Last month I invested in a wooden rocking chair for the log cabin. There have been benches there for years but on an evening you want something you can sit back in. In the past I’ve sometimes brought a folding garden chair, especially when staying overnight, but it’s better to have something there all the time.
Henry David Thoreau famously had three chairs in his cabin in the woods: “one for solitude, two for friendship, and three for society”.
Thoreau was also an early proponent of the hutting tradition of bodging and scavenging, and what we now rather grandly call upcycling. In the chapter “Economy” of “Walden”, he explains:
“My furniture, part of which I made myself — and the rest cost me nothing of which I have not rendered an account — consisted of a bed, a table, a desk, three chairs, a looking-glass three inches in diameter, a pair of tongs and and irons, a kettle, a skillet, and a frying-pan, a dipper, a wash-bowl, two knives and forks, three plates, one cup, one spoon, a jug for oil, a jug for molasses, and a japanned lamp. None is so poor that he need sit on a pumpkin. That is shiftlessness. There is a plenty of such chairs as I like best in the village garrets to be had for taking them away. Furniture! Thank God, I can sit and I can stand without the aid of a furniture warehouse”.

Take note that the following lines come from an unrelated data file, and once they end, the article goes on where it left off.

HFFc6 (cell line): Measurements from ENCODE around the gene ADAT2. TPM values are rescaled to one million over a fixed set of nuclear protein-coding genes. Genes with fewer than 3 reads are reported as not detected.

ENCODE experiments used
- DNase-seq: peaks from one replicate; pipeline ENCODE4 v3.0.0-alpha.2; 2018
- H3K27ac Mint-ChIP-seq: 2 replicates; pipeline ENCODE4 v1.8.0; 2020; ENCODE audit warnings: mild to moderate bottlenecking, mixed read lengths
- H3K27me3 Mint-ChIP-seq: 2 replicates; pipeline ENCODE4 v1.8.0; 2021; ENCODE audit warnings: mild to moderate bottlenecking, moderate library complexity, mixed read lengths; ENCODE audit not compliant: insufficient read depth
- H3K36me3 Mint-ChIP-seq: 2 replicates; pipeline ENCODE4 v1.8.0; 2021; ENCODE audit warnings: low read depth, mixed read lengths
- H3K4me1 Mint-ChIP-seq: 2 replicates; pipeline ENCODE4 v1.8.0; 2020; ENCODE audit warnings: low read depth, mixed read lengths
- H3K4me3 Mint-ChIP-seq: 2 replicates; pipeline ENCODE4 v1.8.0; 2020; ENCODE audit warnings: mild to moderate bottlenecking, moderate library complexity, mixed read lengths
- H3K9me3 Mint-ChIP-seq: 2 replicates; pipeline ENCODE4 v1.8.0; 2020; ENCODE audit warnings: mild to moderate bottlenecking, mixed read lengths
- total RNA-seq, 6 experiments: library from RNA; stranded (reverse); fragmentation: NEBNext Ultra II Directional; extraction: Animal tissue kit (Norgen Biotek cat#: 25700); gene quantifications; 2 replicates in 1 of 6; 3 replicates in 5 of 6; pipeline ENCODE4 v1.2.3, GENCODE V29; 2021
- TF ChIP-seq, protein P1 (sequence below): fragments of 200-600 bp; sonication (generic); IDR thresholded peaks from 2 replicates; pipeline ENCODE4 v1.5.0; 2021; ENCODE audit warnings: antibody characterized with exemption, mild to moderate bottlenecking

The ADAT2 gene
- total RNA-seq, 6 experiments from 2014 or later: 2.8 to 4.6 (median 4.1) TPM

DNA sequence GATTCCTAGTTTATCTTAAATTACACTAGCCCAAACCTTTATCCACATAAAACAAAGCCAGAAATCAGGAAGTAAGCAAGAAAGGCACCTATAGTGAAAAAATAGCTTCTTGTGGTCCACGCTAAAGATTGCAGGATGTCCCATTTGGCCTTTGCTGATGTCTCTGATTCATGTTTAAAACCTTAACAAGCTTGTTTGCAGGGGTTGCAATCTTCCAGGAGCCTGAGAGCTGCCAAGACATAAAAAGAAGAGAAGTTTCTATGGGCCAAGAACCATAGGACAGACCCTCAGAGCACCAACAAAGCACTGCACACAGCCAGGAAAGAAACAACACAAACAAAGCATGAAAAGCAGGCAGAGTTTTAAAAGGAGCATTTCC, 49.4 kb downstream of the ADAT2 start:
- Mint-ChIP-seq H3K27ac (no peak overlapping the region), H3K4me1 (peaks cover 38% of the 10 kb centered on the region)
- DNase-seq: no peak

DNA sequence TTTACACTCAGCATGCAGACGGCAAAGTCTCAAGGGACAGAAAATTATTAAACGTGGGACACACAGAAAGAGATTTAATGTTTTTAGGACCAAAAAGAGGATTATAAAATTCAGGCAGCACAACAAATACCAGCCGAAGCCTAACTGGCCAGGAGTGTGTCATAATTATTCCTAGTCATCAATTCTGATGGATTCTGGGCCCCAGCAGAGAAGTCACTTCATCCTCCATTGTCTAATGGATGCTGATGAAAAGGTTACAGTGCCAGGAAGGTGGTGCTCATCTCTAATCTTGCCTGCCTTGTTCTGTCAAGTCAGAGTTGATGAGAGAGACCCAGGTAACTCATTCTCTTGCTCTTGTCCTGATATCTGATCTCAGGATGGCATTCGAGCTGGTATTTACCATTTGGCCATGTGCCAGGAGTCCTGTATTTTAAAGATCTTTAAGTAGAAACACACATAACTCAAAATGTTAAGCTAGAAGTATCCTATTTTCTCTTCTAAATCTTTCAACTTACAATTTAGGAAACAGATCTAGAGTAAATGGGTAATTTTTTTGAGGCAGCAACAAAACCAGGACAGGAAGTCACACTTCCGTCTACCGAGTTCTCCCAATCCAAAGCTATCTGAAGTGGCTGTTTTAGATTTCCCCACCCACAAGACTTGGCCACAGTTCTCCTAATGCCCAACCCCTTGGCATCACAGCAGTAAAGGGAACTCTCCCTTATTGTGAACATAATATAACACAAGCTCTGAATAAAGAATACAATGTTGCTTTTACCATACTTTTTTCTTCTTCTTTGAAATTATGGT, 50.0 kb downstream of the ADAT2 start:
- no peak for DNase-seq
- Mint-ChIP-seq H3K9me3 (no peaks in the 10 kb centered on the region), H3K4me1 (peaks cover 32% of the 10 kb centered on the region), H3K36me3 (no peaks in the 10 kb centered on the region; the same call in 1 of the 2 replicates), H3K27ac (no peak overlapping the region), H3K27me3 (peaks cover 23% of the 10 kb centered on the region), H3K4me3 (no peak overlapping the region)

Thanks to the internet we can advertise the contents of our garrets, lofts and garages on Freecycle if they are free for taking them away, or on eBay where there is a much wider choice. I bought my rocking chair on eBay for £25.
It’s a traditional fiddle-back style but the modern colour still looked a bit Ikea so I stripped the varnish off with paint stripper and applied dark oak wood stain.
The chair has already earned its keep on the long dark autumn evenings and during the rain storms I posted about last time. As so often, Thoreau was there first though:
“Some of my pleasantest hours were during the long rain-storms in the spring or fall, which confined me to the house for the afternoon as well as the forenoon, soothed by their ceaseless roar and pelting; when an early twilight ushered in a long evening in which many thoughts had time to take root and unfold themselves.”